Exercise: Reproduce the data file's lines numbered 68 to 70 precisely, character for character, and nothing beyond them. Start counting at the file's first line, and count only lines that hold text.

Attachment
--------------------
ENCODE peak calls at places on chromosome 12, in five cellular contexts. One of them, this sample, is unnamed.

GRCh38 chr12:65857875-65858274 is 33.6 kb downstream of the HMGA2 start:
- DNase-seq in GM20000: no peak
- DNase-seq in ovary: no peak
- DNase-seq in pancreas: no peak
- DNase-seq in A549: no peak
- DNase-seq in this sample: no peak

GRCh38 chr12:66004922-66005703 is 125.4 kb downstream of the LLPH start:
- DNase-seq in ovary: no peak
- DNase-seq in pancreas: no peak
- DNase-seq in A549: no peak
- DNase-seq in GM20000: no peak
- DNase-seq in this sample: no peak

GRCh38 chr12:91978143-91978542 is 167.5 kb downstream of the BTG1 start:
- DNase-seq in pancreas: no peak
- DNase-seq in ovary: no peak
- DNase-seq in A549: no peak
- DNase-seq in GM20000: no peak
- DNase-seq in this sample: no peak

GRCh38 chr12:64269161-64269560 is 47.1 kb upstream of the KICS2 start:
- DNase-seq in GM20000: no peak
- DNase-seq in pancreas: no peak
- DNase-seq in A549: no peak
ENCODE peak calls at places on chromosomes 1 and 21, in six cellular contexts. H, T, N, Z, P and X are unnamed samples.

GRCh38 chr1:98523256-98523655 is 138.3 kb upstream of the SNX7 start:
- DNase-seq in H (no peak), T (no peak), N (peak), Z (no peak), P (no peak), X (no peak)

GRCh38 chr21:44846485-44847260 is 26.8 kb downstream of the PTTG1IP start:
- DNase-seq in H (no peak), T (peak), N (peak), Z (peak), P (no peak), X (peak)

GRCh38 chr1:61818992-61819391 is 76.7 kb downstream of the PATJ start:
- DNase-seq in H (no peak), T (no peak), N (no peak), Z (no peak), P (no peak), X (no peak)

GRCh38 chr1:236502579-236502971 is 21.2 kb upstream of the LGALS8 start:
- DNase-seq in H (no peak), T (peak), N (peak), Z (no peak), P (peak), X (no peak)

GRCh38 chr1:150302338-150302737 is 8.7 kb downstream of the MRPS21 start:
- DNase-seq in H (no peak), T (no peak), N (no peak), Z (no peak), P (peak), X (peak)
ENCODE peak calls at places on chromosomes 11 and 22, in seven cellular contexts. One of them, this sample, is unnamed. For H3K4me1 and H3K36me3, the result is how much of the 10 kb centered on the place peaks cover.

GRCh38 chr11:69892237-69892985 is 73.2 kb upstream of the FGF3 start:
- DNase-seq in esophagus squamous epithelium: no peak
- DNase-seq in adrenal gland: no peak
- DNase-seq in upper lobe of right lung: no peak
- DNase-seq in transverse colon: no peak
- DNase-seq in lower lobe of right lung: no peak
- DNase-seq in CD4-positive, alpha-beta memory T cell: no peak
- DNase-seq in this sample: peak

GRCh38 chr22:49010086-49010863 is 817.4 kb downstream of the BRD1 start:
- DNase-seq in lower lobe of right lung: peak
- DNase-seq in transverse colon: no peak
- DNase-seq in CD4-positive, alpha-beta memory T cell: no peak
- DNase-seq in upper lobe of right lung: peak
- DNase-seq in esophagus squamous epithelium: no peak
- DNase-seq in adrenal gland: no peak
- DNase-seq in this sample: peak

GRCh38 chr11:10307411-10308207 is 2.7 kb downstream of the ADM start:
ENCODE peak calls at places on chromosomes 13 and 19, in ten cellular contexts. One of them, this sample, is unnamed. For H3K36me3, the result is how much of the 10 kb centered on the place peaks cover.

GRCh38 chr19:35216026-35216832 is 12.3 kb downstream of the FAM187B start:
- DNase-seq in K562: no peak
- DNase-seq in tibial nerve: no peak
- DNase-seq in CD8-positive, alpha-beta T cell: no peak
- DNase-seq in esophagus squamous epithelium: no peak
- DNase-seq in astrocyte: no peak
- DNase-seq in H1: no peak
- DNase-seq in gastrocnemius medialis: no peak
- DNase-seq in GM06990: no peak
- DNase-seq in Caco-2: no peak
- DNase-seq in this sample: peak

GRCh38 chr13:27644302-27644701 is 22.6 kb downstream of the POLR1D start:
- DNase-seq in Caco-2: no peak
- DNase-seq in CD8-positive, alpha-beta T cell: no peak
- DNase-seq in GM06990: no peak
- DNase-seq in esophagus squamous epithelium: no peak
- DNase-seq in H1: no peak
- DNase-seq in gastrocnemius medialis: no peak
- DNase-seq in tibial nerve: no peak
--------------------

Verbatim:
- DNase-seq in GM06990: no peak
- DNase-seq in esophagus squamous epithelium: no peak
- DNase-seq in H1: no peak